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Circulation. 1989 Sep;80(3):589-98.

Three-dimensional echocardiographic reconstruction of the mitral valve, with implications for the diagnosis of mitral valve prolapse.

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Cardiac Ultrasound Laboratory, Massachusetts General Hospital, Boston 02114.


Mitral valve prolapse has been diagnosed by two-dimensional echocardiographic criteria with surprising frequency in the general population, even when preselected normal subjects are examined. In most of these individuals, however, prolapse appears in the apical four-chamber view and is absent in roughly orthogonal long-axis views. Previous studies of in vitro models with nonplanar rings have shown that systolic mitral annular nonplanarity can potentially produce this discrepancy. However, to prove directly that apparent leaflet displacement in a two-dimensional view does not constitute true displacement above the three-dimensional annulus requires reconstruction of the entire mitral valve, including leaflets and annulus. Such reconstruction would also be necessary to explore the complex geometry of the valve and to derive volumetric measures of superior leaflet displacement. A technique was therefore developed and validated in vitro for three-dimensional reconstruction of the entire mitral valve. In this technique, simultaneous real-time acquisition of images and their spatial locations permits reconstruction of a localized structure by minimizing the effects of patient motion and respiration. By applying this method to 15 normal subjects, a coherent mitral valve surface could be reconstructed from intersecting scans. The results confirm mitral annular nonplanarity in systole, with a maximum deviation of 1.4 +/- 0.3 cm from planarity. They directly show that leaflets can appear to ascend above the mitral annulus in the apical four-chamber view, as they did in at least one view in all subjects, without actual leaflet displacement above the entire mitral valve in three dimensions, thereby challenging the diagnosis of prolapse by isolated four-chamber view displacement in otherwise normal individuals. This technique allows us to address a uniquely three-dimensional problem with high resolution and provide new information previously unavailable from the two-dimensional images. This new appreciation should enhance our ability to ask appropriate clinical questions relating mitral valve shape and leaflet displacement to clinical and pathologic consequences.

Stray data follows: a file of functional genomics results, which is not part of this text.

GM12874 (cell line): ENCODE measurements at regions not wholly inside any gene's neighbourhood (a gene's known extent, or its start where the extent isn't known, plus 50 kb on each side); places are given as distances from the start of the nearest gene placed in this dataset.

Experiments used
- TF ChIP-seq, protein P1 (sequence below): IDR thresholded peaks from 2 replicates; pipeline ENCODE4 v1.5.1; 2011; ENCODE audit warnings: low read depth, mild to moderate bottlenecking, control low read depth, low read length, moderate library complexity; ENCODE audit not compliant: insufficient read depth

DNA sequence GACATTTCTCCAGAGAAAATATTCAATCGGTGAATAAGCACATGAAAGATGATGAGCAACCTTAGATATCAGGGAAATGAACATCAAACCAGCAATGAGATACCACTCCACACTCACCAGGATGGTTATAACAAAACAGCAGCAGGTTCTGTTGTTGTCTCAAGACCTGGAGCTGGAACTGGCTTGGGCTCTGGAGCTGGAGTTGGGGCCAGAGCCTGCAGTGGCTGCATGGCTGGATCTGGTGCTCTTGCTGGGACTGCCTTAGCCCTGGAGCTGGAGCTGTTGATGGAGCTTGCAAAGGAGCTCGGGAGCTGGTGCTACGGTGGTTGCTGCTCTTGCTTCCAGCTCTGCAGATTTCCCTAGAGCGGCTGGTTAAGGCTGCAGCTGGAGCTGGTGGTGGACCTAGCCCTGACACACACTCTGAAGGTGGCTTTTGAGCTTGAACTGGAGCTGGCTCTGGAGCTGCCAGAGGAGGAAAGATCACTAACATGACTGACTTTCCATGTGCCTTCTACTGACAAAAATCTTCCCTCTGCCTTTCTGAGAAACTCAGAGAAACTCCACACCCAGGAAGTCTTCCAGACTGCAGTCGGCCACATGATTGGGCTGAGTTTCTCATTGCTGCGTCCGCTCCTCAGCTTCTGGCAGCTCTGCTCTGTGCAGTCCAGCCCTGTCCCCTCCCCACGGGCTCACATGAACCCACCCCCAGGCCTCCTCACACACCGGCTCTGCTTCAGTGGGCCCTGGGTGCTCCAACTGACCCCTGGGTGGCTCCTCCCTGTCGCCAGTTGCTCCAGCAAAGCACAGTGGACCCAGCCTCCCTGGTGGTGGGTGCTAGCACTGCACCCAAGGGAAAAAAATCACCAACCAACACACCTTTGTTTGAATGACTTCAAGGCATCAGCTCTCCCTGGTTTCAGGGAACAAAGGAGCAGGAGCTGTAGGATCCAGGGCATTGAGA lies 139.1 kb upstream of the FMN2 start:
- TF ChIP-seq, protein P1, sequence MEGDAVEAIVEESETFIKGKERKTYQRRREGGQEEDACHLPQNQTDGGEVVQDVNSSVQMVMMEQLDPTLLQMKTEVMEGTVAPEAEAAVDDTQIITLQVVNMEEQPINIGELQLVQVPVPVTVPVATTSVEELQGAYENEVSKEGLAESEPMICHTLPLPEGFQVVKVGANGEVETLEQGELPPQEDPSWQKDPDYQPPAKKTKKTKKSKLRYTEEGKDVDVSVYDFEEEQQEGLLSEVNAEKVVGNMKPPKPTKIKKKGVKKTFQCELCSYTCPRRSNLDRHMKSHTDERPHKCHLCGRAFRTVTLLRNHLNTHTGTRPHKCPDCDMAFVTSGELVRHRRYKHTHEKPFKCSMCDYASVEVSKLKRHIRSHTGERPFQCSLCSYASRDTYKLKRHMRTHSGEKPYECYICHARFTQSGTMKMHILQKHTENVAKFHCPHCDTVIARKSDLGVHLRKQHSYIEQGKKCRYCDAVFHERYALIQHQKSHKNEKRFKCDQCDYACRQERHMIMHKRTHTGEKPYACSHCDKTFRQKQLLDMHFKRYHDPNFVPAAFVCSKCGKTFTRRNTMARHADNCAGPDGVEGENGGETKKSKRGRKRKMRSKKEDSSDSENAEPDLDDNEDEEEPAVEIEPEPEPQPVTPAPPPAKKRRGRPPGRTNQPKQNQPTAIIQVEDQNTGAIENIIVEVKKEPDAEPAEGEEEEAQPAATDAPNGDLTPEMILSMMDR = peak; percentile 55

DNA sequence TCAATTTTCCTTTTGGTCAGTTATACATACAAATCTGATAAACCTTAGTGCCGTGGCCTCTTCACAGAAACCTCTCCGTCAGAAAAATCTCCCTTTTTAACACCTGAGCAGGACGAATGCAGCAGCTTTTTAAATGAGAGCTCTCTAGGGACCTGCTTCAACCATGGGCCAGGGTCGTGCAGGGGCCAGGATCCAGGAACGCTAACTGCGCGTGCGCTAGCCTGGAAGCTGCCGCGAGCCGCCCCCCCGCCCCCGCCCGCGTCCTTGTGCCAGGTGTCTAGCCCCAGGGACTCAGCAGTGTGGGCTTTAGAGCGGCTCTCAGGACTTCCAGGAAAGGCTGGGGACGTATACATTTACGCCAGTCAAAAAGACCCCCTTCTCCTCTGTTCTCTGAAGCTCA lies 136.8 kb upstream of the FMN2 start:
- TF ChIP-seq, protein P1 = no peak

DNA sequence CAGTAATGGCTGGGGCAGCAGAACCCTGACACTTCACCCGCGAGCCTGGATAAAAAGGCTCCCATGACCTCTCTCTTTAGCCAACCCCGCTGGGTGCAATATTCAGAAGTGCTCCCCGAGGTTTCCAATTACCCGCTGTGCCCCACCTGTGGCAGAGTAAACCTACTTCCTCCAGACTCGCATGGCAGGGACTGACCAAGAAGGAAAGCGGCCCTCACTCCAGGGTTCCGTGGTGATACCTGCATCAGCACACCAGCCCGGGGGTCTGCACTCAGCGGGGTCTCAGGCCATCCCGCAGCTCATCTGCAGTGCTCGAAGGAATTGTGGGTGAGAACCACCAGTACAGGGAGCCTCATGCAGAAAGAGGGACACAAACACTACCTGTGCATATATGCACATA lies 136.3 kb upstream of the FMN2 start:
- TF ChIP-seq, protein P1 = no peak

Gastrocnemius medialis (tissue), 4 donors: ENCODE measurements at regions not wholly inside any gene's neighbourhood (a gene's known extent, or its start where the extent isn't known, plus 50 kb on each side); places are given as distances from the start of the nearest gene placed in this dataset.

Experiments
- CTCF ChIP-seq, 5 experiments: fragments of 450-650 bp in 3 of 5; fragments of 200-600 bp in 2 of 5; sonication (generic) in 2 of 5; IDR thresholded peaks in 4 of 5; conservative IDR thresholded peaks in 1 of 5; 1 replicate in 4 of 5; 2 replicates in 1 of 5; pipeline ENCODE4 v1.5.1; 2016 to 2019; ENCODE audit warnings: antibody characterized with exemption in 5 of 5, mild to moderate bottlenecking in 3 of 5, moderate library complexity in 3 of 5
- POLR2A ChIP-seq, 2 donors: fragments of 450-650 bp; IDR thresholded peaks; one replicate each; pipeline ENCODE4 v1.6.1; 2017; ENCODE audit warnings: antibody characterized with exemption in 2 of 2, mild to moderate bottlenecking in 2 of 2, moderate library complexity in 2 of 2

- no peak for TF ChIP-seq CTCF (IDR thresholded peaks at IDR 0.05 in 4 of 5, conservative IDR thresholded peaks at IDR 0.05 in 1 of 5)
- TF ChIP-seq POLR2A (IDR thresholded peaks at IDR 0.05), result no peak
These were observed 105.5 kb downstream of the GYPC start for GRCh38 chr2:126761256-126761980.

[Indexed for MEDLINE]

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